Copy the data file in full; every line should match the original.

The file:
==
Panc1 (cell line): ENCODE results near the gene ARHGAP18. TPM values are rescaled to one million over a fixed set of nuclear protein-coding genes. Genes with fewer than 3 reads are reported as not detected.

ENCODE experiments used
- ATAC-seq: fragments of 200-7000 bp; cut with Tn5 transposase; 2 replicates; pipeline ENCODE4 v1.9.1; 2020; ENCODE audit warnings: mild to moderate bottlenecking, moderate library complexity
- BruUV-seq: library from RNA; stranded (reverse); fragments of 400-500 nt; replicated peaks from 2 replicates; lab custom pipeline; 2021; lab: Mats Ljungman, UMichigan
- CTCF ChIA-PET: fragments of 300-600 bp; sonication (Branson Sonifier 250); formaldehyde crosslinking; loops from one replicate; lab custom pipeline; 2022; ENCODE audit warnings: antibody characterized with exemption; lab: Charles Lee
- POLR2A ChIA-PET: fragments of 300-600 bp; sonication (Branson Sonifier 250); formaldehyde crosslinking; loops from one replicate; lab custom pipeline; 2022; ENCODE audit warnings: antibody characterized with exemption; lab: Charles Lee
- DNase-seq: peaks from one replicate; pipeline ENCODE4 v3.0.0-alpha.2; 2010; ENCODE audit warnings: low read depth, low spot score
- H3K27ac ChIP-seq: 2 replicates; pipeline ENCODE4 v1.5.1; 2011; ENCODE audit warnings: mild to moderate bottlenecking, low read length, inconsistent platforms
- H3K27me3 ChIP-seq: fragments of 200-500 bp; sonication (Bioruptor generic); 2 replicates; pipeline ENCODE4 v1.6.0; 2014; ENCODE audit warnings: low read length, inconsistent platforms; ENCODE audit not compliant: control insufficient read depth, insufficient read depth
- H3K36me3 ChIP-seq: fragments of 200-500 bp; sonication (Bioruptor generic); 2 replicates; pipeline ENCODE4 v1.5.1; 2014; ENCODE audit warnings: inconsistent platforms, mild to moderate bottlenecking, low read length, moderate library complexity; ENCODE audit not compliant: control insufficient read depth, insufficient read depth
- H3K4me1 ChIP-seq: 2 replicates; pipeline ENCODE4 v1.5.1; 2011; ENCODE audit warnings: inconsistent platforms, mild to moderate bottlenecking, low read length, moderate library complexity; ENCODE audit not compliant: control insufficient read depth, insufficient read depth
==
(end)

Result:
Panc1 (cell line): ENCODE results near the gene ARHGAP18. TPM values are rescaled to one million over a fixed set of nuclear protein-coding genes. Genes with fewer than 3 reads are reported as not detected.

ENCODE experiments used
- ATAC-seq: fragments of 200-7000 bp; cut with Tn5 transposase; 2 replicates; pipeline ENCODE4 v1.9.1; 2020; ENCODE audit warnings: mild to moderate bottlenecking, moderate library complexity
- BruUV-seq: library from RNA; stranded (reverse); fragments of 400-500 nt; replicated peaks from 2 replicates; lab custom pipeline; 2021; lab: Mats Ljungman, UMichigan
- CTCF ChIA-PET: fragments of 300-600 bp; sonication (Branson Sonifier 250); formaldehyde crosslinking; loops from one replicate; lab custom pipeline; 2022; ENCODE audit warnings: antibody characterized with exemption; lab: Charles Lee
- POLR2A ChIA-PET: fragments of 300-600 bp; sonication (Branson Sonifier 250); formaldehyde crosslinking; loops from one replicate; lab custom pipeline; 2022; ENCODE audit warnings: antibody characterized with exemption; lab: Charles Lee
- DNase-seq: peaks from one replicate; pipeline ENCODE4 v3.0.0-alpha.2; 2010; ENCODE audit warnings: low read depth, low spot score
- H3K27ac ChIP-seq: 2 replicates; pipeline ENCODE4 v1.5.1; 2011; ENCODE audit warnings: mild to moderate bottlenecking, low read length, inconsistent platforms
- H3K27me3 ChIP-seq: fragments of 200-500 bp; sonication (Bioruptor generic); 2 replicates; pipeline ENCODE4 v1.6.0; 2014; ENCODE audit warnings: low read length, inconsistent platforms; ENCODE audit not compliant: control insufficient read depth, insufficient read depth
- H3K36me3 ChIP-seq: fragments of 200-500 bp; sonication (Bioruptor generic); 2 replicates; pipeline ENCODE4 v1.5.1; 2014; ENCODE audit warnings: inconsistent platforms, mild to moderate bottlenecking, low read length, moderate library complexity; ENCODE audit not compliant: control insufficient read depth, insufficient read depth
- H3K4me1 ChIP-seq: 2 replicates; pipeline ENCODE4 v1.5.1; 2011; ENCODE audit warnings: inconsistent platforms, mild to moderate bottlenecking, low read length, moderate library complexity; ENCODE audit not compliant: control insufficient read depth, insufficient read depth